Jason Aaron's new weekly column on CBR, launched 9/8/10, asks the question "Where the hell am I and how did I get here?" Aaron regales his readers with tales of breaking in to comics, what mistakes not to make, plus much more in the WHERE THE HELL AM I!
Jason Aaron writes his final installment of WHERE THE HELL AM I as he looks towards a year full of finales and new beginnings.
Jason Aaron knows exactly Where the Hell he is as the writer discusses his recent trip to Avilés to attend a one-of-a-kind comics festival, drink and eat with fans and chat with Alan Moore's wife, Melinda Gebbie.
Jason Aaron discusses the challenges he's facing writing "Wolverine and the X-Men," finding individual voices when writing a team book with 14 distinct characters.
Jason Aaron returns, this week bringing Jared Fletcher along with him to discover exactly what it is a letterer contributes to the making of your monthly comic books.
While Jason won't be in San Diego this week, he still has much love for Comic-Con and explains exactly why it's one of the few public events where he feels comfortable and at home.
Jason interviews another subject in the form of "Uncanny X-Force" writer Rick Remender to grill him about writing for video games like "Bulletstorm" and how it informs his comics work.
Jason kicks things into interview mode this week as he has a conversation with "The Sixth Gun" creator Cullen Bunn about his recent transition into the world of full-time freelance comic book writing.
This week, Jason Aaron fills readers in on a secret that should be obvious to all aspiring comics creators, yet manages to slip by some of them nonetheless in their quest to become pros.
This week's WHERE THE HELL AM I topic covers something particularly important for aspiring writers who want to tell long-form stories: Always know how your story ends before you begin to write it.
This week, Jason Aaron gives a crash course in the wheres and whens a writer should practice their chosen profession. The short answer: write anywhere and everywhere, all the time.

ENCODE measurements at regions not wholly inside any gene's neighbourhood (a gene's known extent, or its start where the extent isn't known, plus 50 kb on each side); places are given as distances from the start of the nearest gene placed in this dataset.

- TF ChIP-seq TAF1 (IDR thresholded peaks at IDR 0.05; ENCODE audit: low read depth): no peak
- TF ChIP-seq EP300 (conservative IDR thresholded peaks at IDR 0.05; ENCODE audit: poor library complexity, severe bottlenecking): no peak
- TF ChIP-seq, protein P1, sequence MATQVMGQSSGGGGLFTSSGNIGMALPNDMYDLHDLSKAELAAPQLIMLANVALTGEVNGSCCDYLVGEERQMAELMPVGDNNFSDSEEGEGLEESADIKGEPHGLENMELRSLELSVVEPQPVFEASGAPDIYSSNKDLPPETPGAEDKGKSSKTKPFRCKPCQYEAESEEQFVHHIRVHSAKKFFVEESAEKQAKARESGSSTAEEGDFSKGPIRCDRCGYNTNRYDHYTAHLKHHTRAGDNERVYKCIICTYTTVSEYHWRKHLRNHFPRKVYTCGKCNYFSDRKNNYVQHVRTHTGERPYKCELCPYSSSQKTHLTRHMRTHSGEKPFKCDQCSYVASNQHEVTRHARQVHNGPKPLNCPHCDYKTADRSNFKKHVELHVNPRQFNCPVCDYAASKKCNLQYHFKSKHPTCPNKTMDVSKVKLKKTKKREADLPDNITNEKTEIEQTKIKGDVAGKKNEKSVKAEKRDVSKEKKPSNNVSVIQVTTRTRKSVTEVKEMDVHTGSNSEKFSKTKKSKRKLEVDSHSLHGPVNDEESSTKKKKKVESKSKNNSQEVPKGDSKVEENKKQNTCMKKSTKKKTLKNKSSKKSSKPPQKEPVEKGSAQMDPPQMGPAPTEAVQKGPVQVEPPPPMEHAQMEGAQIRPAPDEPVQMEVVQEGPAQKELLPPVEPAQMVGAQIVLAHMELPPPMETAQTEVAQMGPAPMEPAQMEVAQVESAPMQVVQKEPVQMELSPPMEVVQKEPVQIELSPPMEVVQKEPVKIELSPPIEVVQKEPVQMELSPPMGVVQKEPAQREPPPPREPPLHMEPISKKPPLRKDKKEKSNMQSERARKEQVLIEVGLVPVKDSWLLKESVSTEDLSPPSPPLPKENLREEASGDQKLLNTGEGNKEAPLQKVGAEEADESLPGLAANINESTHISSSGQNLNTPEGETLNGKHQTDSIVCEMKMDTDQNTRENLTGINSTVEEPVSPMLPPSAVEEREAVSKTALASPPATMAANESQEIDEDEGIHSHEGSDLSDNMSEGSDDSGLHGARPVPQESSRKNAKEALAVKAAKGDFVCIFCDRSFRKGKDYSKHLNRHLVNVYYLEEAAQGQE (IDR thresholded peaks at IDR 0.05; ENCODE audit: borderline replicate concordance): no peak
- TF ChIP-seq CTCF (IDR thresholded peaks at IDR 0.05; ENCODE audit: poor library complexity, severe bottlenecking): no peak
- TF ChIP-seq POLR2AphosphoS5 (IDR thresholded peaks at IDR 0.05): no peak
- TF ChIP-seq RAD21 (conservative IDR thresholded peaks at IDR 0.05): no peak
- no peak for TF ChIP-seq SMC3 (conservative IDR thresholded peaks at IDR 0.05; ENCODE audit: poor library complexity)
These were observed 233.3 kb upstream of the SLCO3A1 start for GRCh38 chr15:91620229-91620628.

Jason Aaron returns with an all new installment of WHERE THE HELL AM I, answering reader questions and offering advice to aspiring comics writers and beard enthusiasts alike.
This week, Jason Aaron offers aspiring writers a simple piece of advice necessary for anyone who wishes to improve their scripting chops -- Write like your parents are dead.
Jason Aaron returns with words of wisdom for writers young and old, advise that can be distilled into one simple statement: Don't be afraid to be from somewhere. Plus, a portrait of a (beardless) young writer!
Jason dives into the mailbag this week to answer a question regarding storytelling decisions and how a writer can best craft a tale to the strengths of the artist or artists thay're working with on the project.
This week, Jason puts into words the difficulties that can pop up and derail a day's worth of writing, from distractions that knock you off course to not saving the perfect idea you have right before bed and more.
Jason Aaron shares a few words on the importance of location, location, location, explaining how becoming a part of your local comic book community can help aspiring and professional creators in their careers.
This week, Jason looks at his comic book collection, decides that this is the best era for quality comics in the history of the medium, offers his favorite series being published today and asks for your picks.
This week, Jason Aaron explains why he's perfectly happy to be writing "Wolverine" alongside "Scalped" and why he feels corporate vs. creator owned comics is the wrong battle to choose in today's comics industry.
Jason Aaron is joined by some of his comic book friends to illustrate the importance of having your own work space when you live a freelancer's life, be it a room in your house, an office park rental or something else.
Responding to a controversial quote from "Black Swan" director Darren Aronofsky, Jason provides some solid advice for screenwriters looking to bring their scripts to comics with a ten-point checklist of things to look out for.